Study on Angie’s List, homeowner says he agrees with issues raised

Local News

SAVANNAH, Ga. (WSAV) – Rodney Ashburn says he got more than he bargained for when he began a major remodel of a home he had purchased. 

He planned to have the remodeling work done by the end of April but when we check with him Friday he was still living in his RV in the back yard.  

A while back he and the contractor parted ways. Both told us a somewhat different story about what kind of work the contractor was supposed to do.

Ashburn said his home wasn’t safe, and he was looking for another contractor to finish the job “when he can get the money together.”

Meanwhile, Ashburn had some issues with a popular home website which recommended the company.

“I found him on Angie’s List, and they recommended him, so I was thinking that Angie’s List would be a good way to go,” said Ashburn.  “But  I found out later that if the contractor pays that Angie’s List will advertise them, and the contractor had just started his business last September which I didn’t know.” 

A recent study from the Consumer Federation of America (CFA) seems to outline some of Ashburn’s concerns.

“What’s happened over the years is that advertisers now dominate the service,” said Stephen Brobeck who is a co-author of the CFA  report.  “Basically, they (advertisers) fund the entire operation, and they are the only businesses that are recommended and almost all the advertisers have an A rating.”

Findings from the report include that Angie’s List:

1)  Gives a large majority of all service providers an A rating.
2)  Rates a significant number of service providers who have very few, sometimes only one customer review.
3)  Sometimes assigns overall grades that are not consistent with customer grades. 
4)  Shows some evidence of containing fake customer reviews. 
5)  Gives business advertisers access to personal information from customers, including phone numbers and email addresses, that advertisers use in their marketing.
6)  Prioritizes the promotion of these advertisers by selectively recommending them to individual consumers as “top-rated, certified pros for your projects,” even though there is good evidence that these businesses usually are not the best service providers. 

While Brobeck says advertisers may do as good a job as non-advertisers, he believes consumers need to learn more about how the website service makes its recommendations.  

“Only advertisers are recommended as ‘top-rated pros’ and only advertisers get the first listings for any service,” he told News 3. 

Angie’s List sent this statement:

We are disappointed with the many inaccuracies in this report. We pride ourselves in the millions of quality, non-anonymous reviews that have been collected over the last twenty years from the real-life experiences of homeowners. People come to Angie’s List looking for quality pros for all jobs in and around the home. This report is operating on key incorrect assumptions and a fundamental misunderstanding of the various ways that consumers can use Angie’s List. It is incorrect to assume that because part of our revenue is generated through advertising that our reviews are anything but fair and impartial. Companies that pass our certification process are allowed to advertise, but if they fail to comply with our standards their right to advertise will be immediately revoked. In addition, we do not give away data about our members to advertisers. When a customer wants a direct connection with a pro, they can opt-in to direct outreach from available pros. We are steadfast in our dedication to helping homeowners find quality pros to care for their home.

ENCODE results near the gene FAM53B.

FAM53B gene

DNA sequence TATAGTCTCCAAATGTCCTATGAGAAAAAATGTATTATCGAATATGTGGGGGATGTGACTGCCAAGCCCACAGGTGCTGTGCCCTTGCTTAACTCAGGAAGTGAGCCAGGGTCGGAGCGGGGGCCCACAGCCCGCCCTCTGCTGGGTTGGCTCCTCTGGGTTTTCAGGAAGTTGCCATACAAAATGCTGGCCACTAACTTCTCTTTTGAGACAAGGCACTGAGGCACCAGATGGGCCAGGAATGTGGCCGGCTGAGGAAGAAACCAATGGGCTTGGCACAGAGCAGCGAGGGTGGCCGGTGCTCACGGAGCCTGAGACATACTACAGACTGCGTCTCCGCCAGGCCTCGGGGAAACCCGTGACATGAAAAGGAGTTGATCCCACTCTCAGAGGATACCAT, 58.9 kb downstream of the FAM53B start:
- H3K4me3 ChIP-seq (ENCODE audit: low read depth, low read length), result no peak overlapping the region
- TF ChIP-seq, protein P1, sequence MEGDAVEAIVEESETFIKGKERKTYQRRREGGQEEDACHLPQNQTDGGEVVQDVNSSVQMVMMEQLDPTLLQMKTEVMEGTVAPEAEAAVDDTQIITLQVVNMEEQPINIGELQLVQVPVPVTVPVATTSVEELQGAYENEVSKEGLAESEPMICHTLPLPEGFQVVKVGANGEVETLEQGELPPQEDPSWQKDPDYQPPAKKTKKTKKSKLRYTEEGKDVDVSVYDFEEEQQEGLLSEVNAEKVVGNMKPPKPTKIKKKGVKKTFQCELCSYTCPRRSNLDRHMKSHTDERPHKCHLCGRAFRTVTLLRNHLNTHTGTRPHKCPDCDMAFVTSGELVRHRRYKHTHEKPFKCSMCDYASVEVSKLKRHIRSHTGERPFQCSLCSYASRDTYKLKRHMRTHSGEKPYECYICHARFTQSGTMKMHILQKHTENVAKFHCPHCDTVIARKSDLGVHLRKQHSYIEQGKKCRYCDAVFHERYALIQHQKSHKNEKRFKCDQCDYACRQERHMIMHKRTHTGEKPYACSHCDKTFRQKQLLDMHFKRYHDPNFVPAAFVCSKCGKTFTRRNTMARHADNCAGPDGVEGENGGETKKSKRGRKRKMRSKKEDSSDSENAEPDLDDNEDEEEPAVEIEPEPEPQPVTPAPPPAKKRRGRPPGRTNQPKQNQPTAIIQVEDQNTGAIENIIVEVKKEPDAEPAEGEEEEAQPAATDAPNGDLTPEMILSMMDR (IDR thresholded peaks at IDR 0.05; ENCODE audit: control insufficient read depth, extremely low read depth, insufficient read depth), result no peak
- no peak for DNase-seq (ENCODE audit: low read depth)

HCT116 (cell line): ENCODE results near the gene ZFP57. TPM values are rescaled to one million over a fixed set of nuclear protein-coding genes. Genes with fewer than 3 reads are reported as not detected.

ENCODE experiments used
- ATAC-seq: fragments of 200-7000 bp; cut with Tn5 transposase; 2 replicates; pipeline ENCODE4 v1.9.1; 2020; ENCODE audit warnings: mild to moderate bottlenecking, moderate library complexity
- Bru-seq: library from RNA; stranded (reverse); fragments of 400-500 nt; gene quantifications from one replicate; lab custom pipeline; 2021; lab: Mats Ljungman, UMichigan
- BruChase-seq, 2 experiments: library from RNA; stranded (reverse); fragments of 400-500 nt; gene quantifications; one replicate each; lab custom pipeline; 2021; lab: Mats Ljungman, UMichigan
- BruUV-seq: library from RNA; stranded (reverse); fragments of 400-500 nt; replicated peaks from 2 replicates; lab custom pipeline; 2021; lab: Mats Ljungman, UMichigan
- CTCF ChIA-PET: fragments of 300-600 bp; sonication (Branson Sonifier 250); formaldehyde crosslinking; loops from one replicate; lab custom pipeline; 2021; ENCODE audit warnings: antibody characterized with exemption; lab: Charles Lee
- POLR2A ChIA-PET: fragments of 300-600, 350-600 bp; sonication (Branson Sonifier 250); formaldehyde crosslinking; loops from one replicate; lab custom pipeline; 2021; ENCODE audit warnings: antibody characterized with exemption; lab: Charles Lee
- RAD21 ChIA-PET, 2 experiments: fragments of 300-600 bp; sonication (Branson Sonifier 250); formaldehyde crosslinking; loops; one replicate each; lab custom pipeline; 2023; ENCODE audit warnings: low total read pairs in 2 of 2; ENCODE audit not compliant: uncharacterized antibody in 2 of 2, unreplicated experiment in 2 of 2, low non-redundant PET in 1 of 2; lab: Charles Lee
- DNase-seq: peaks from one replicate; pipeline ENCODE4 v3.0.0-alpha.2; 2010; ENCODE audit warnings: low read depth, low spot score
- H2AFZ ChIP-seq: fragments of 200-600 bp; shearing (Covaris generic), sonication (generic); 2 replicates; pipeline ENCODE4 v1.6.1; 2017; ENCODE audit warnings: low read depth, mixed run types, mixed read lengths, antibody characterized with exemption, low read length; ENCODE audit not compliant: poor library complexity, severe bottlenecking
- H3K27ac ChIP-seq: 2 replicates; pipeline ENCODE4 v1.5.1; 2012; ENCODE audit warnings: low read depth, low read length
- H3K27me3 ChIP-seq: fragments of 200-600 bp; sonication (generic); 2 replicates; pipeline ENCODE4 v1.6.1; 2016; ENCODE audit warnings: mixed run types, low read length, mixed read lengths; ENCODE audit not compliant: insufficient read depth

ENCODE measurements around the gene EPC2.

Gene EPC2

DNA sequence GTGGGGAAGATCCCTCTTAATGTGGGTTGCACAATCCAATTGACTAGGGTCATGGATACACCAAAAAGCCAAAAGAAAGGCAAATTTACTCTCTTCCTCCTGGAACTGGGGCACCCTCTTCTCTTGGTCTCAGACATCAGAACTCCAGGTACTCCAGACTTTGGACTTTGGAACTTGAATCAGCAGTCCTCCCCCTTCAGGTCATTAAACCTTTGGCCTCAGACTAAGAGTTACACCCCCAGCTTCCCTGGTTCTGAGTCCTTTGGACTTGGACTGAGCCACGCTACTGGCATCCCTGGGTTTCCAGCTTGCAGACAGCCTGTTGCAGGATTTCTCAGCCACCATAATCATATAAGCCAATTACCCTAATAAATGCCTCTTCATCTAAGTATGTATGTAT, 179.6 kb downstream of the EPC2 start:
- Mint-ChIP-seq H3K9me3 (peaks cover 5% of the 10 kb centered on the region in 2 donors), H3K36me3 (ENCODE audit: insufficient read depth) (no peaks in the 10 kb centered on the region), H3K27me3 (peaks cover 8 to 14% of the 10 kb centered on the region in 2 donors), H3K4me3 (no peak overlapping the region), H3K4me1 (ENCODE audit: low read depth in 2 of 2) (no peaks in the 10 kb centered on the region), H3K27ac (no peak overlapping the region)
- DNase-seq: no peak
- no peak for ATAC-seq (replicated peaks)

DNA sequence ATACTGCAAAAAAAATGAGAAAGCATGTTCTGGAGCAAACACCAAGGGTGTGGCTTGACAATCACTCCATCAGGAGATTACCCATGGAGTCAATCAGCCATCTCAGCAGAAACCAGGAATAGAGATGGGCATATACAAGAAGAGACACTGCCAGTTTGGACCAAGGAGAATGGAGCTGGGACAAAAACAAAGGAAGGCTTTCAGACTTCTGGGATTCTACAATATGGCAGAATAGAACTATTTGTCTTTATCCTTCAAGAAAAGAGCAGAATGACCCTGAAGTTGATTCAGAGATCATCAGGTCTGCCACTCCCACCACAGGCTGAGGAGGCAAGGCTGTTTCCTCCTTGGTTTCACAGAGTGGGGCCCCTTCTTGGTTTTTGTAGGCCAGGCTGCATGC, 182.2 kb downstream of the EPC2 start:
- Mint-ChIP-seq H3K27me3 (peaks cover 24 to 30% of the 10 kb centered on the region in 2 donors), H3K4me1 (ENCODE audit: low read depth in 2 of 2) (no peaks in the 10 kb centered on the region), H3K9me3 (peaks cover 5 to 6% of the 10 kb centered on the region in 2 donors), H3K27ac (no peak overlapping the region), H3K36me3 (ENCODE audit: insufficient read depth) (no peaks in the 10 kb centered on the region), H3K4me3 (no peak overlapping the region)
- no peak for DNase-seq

Ashburn confirmed that he had provided personal information to Angie’s List, so he could be contacted directly by a contractor listed on the site.  

“I went on Angie’s List and I got three recommendations, and he (the contractor) contacted me and came over and gave me a bid, and we hired him,” Ashburn said. 

Brobeck says the first three recommendations will normally be advertisers.  The report also said the service “does not always provide reliable information about businesses that charge the lowest prices.”

The report said in 2016 that Angie’s List paid $1.4 million to settle three lawsuits which claimed that advertising payments had biased the ratings, reviews and placement of local services. 

“I just want to let people know that if you find somebody on Angie’s List and Angie’s List is supposed to give you certified contractors then do a little checking yourself also,” said Ashburn.  

Brobeck says the report does indicate that Angie’s List can be helpful to consumers but says you must do your own research and ultimately use your own judgment. 

“You should ignore their recommendations,” he said. “Then go into their database and look for businesses, and they could include advertisers too.  We’re not saying all advertisers are bad businesses, some of them I’m sure are very good but you need to look at all the businesses with an A grade and then look at those with quite a few reviews (especially those that have been in business for a long time,) Read the reviews and pay particular attention to those that are lengthy and any that are negative. Then, utilize other sources and do your own Google search, etc.”

In terms of home remodeling work, other advice would always include specific work listed in a contract with clear terms on 1) what work is to be performed,  2) how much it should cost, 3) what the schedule for payment is and 4) how long the job is going to take before completion.

It’s also a good idea to ask for references.  While a contractor may only provide the name of persons he or she believes will give them a positive review, you can still question the references and ask questions about the time it took to do the job, etc. You may glean information that you did not have before.

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